Home>The large lecture : creating interactions between students and professors


The large lecture : creating interactions between students and professors

Interactivity can help students learn more during their time spent in large lectures. This article focuses on one interactivity technique in particular, called Think-Pair-Share, to show how students can become more active learners.

Large lectures are not a place of unidirectional transmission of knowledge anymore – knowledge professors and students generate knowledge together. Large lectures can be interactive, no matter how large the student population. Thus, a course built while making sure that students participate increases learning effectiveness during class time.  

Indeed, research suggests that the traditional lecture is far from optimal: students tend to understand concepts better when large lectures are interactive and when students are put in the situation of active learners (e.g. Crouch & Mazur, 2001 ; Hake, 1998 ; Lorenzo, Crouch & Mazur, 2006). Although this research tends to deal mainly with science courses, some research conducted on interactivity in the social sciences and in humanities also show an improvement in student learning (e.g. in sociology Mollborn & Hoekstra, 2010).

Several techniques exist to make a large lecture interactive. One of them is from the collaborative learning toolkit, and is called “Think-Pair-Share”. During the lecture, the professor asks a question. Students first think about the answer on their own, then the professor instructs students to compare their answers with their neighbors. Students have to explain to their neighbor why they answered the way they did. Finally, students are asked to share their answers with the whole class, for instance through a voting mechanism.

I have been applying this technique in a large lecture in microeconomics. I find that there are five main advantages of applying this technique.

  1. Students like it and they tend to follow along quite well.
  2. Students are active, and they are able to experience for themselves whether they actually understood the course material or not, because the technique forces them to think and apply the concepts.
  3. Students learn very well when they collaborate with their peers, because they can explain concepts in a different way than professors, without suffering from the “learning curse” which is unavoidable for professors. The learning curse refers to the fact that it is very hard for someone who knows something to put themselves in the shoes of someone who does not know yet, i.e. to understand what it is like not to know (cf. this explanation by Steven Pinker, psychology professor, at the 31st minute.
  4. I can see for myself what concepts the students have a harder time understanding. I can therefore adapt my teaching, for instance by going over essential notions for which students need a better understanding.  
  5. The technique interrupts the course’s monotony, and it helps to divide the main lecture in different learning sequences.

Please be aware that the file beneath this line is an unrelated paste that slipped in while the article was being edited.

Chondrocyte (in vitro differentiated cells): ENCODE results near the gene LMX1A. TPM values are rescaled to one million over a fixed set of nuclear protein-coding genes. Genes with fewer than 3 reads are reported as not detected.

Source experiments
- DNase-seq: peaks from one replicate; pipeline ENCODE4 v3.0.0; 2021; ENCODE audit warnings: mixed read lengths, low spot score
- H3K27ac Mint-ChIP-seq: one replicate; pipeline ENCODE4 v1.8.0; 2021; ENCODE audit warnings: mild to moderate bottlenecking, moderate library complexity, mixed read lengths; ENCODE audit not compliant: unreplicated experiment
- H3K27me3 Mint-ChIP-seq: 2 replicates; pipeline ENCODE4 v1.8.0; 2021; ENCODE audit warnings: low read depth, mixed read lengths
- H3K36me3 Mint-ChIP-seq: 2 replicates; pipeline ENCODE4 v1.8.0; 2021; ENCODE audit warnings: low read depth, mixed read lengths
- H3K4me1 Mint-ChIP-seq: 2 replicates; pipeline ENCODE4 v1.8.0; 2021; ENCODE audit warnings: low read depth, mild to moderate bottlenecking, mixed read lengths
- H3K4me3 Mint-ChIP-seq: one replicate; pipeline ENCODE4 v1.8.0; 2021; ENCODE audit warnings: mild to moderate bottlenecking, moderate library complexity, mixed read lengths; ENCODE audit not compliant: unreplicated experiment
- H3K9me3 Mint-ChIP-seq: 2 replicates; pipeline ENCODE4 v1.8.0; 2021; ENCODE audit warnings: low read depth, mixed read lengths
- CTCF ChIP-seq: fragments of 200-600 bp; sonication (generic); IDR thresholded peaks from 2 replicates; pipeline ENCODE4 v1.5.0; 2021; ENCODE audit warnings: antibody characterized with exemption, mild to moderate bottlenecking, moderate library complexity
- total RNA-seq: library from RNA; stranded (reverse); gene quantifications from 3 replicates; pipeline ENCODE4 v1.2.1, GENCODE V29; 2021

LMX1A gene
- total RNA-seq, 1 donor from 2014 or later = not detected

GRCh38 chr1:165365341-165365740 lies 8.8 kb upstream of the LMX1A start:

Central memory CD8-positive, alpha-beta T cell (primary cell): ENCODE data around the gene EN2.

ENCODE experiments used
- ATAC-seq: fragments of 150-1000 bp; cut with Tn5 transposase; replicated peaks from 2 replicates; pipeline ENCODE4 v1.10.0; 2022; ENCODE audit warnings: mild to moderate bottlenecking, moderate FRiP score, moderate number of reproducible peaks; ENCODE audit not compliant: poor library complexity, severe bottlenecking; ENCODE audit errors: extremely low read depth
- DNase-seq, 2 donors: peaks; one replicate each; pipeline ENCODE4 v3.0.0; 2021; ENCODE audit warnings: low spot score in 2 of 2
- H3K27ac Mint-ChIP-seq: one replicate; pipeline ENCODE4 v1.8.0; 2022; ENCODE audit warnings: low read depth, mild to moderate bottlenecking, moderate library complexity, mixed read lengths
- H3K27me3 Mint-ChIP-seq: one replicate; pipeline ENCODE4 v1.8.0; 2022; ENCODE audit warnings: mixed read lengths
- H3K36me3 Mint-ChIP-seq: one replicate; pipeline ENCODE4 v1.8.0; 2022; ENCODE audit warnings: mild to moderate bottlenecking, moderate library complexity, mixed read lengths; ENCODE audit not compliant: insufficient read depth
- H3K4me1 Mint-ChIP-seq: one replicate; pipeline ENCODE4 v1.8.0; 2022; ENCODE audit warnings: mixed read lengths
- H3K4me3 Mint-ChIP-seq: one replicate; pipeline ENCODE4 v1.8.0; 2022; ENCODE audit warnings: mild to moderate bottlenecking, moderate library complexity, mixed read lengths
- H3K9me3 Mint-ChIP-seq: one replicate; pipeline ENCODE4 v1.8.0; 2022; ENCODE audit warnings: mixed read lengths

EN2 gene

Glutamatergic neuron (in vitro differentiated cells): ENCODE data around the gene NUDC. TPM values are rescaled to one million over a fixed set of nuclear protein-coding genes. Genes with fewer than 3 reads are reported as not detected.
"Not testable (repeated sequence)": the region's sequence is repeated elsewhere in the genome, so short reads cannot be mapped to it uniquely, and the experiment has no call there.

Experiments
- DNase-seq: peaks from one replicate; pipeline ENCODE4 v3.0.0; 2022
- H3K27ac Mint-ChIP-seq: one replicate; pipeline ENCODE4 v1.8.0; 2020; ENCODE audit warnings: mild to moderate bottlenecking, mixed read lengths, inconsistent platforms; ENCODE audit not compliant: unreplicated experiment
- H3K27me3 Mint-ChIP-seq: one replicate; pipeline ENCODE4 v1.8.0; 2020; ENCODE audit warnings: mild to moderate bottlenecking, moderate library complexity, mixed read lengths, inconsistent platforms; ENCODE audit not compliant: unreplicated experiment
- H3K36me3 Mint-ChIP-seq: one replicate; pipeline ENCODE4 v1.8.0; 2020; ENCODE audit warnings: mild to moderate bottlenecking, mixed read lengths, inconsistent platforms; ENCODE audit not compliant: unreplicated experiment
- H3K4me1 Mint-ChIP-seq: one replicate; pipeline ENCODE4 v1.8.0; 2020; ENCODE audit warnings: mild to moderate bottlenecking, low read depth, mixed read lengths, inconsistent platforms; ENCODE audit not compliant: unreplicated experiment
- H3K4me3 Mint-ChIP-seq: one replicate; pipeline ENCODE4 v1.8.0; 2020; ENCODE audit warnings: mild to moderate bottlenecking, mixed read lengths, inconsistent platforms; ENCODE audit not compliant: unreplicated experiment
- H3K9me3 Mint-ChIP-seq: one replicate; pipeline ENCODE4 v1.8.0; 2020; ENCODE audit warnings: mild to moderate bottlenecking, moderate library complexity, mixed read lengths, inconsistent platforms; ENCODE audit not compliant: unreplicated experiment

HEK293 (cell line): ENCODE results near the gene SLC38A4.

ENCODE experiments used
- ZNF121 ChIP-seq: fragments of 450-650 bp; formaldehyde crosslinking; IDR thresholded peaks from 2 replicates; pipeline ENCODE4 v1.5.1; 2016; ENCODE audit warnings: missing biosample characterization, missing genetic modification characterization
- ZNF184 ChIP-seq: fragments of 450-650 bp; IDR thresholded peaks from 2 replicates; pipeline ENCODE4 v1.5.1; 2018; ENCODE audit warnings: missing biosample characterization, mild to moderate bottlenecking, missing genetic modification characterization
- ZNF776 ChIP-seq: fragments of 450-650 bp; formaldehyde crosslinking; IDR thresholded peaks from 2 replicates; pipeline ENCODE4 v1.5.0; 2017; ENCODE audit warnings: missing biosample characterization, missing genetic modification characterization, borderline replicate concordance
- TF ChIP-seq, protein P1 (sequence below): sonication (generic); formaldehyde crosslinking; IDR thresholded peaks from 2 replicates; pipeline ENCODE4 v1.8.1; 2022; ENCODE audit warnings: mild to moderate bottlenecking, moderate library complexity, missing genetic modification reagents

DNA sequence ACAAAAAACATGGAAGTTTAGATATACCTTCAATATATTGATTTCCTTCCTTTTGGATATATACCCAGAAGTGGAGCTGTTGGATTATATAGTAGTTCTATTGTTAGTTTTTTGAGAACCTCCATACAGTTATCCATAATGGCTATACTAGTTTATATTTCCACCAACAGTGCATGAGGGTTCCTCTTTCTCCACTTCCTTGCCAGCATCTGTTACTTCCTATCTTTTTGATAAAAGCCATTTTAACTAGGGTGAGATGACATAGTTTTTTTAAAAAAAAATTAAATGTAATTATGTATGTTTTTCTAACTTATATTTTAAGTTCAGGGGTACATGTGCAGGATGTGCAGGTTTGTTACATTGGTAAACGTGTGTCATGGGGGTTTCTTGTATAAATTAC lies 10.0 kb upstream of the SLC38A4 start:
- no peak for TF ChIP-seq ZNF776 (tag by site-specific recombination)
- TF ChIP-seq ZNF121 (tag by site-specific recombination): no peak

This type of active learning strategy can take up some time on the lecture, but the increase in student attention actually helps to save overall learning time. The benefits are larger than the costs.

Physics professor Eric Mazur is well-known for having developed active learning strategies in large lectures: his pieces of advice are very useful. Also, in a widely cited 1993 article, Alison King, Educational Psychology professor, suggests other active learning techniques that can be introduced in a large lecture. These methods all have the advantage of making students active during class. Researchers Tara Gray and Laura Madson (2007) also give valuable tips to make a lecture interactive.

Finally, in another article, I’ll write about using instant response systems (such as clickers), which are also extremely useful to increase interaction (e.g. Régnier, 2013).

Questions to help professors prepare for their large lecture :

  • Have you thought about moments in class where you could implement active learning strategies?
  • What active learning activities would be most appropriate for the learning objectives you have for your students?

Anne BORING, Assistant Professor of Economics, Erasmus University Rotterdam and research fellow, LIEPP and PRESAGE, Sciences Po.


Crouch, C. H., & Mazur, E. (2001). Peer instruction: Ten years of experience and results. American Journal of Physics69(9), 970-977.

Gray, T., & Madson, L. (2007). Ten easy ways to engage your students. College Teaching55(2), 83-87.

Hake, R. R. (1998). Interactive-engagement versus traditional methods: A six-thousand-student survey of mechanics test data for introductory physics courses. American Journal of Physics66(1), 64-74.

King, A. (1993). From sage on the stage to guide on the side. College Teaching41(1), 30-35.

Lorenzo, M., Crouch, C. H., & Mazur, E. (2006). Reducing the gender gap in the physics classroom. American Journal of Physics74(2), 118-122.

Mollborn, S., & Hoekstra, A. (2010). “A meeting of minds” using clickers for critical thinking and discussion in large sociology classes. Teaching Sociology38(1), 18-27.

Régnier, N. (2013). Systèmes de réponse instantanée pour une pédagogie active. 21ème Congrès Français de Mécanique, 26 au 30 août 2013, Bordeaux, France (FR).

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